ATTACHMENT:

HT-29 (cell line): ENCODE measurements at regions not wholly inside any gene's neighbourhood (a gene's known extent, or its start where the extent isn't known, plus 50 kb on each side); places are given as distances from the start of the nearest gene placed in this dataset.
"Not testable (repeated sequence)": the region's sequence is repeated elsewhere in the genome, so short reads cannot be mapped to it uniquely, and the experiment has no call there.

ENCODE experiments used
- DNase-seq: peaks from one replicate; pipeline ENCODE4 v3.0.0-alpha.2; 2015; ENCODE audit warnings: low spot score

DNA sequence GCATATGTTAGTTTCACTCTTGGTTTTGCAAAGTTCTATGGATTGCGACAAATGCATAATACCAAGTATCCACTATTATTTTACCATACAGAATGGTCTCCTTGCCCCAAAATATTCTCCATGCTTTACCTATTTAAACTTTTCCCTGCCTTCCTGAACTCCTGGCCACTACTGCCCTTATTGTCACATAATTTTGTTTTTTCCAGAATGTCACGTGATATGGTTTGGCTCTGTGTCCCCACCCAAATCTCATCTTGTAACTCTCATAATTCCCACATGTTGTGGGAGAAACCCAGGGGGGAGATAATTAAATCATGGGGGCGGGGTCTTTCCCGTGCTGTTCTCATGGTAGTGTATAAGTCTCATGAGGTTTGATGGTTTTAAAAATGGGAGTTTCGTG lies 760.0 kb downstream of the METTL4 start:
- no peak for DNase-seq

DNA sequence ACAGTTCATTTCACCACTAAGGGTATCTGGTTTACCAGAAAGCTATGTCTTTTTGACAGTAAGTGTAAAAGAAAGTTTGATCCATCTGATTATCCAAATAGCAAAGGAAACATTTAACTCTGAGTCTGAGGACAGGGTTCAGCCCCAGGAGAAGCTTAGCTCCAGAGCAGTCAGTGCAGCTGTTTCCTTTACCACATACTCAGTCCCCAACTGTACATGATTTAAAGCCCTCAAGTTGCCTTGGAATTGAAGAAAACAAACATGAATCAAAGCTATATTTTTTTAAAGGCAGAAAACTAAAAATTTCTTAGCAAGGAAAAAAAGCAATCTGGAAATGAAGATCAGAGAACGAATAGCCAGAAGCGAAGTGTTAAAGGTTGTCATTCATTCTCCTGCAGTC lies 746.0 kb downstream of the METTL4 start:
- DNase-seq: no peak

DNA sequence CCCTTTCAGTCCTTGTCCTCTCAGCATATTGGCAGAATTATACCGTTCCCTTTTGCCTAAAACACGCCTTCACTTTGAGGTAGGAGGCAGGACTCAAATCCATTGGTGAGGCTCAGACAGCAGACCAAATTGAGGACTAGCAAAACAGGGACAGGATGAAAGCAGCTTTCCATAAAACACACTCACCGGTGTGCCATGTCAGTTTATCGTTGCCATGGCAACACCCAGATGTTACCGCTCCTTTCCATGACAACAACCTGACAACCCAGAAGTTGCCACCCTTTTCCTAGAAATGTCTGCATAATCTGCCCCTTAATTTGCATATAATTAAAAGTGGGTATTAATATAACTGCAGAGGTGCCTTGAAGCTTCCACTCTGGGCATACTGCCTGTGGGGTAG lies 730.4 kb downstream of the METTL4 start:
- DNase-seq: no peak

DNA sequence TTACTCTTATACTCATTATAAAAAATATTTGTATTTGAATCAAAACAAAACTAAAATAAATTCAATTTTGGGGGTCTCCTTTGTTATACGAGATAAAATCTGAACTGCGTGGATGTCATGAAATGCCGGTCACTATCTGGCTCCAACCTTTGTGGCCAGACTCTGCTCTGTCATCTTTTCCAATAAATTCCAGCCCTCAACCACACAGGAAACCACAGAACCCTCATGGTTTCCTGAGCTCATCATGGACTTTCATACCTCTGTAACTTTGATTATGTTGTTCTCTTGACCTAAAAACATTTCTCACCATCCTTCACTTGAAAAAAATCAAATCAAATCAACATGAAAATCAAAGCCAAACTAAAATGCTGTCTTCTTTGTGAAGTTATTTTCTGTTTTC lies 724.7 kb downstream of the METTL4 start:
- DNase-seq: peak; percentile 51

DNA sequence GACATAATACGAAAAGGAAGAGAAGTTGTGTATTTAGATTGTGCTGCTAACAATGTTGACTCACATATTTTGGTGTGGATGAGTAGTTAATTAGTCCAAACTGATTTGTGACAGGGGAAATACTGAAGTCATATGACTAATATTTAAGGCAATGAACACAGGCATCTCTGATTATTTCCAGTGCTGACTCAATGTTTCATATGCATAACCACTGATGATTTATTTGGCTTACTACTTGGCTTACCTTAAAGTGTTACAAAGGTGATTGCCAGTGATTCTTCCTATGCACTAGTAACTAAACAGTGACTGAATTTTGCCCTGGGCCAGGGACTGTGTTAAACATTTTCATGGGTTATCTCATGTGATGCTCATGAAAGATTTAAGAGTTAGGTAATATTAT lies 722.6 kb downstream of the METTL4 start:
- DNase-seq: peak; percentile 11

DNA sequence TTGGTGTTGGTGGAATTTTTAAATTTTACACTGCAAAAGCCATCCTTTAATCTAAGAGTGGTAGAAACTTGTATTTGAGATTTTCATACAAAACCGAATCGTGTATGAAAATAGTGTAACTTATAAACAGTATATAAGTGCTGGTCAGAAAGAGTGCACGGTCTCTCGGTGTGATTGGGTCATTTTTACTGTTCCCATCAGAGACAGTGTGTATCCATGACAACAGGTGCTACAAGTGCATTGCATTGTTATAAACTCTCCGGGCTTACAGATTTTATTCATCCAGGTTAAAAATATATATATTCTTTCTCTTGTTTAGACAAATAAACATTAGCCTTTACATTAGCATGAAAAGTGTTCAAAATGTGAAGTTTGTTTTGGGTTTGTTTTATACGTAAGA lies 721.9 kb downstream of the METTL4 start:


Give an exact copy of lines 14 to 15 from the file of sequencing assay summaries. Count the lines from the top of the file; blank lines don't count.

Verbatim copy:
- DNase-seq: peak; percentile 11

DNA sequence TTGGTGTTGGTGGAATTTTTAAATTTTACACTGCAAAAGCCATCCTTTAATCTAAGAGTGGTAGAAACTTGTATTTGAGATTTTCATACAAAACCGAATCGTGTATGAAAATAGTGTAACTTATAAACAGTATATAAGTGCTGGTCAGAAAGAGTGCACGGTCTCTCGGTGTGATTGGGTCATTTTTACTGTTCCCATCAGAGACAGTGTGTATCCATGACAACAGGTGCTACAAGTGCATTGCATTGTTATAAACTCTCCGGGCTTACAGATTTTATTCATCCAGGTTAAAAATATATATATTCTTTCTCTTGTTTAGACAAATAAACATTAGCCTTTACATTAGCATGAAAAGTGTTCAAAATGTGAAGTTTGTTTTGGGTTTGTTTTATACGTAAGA lies 721.9 kb downstream of the METTL4 start: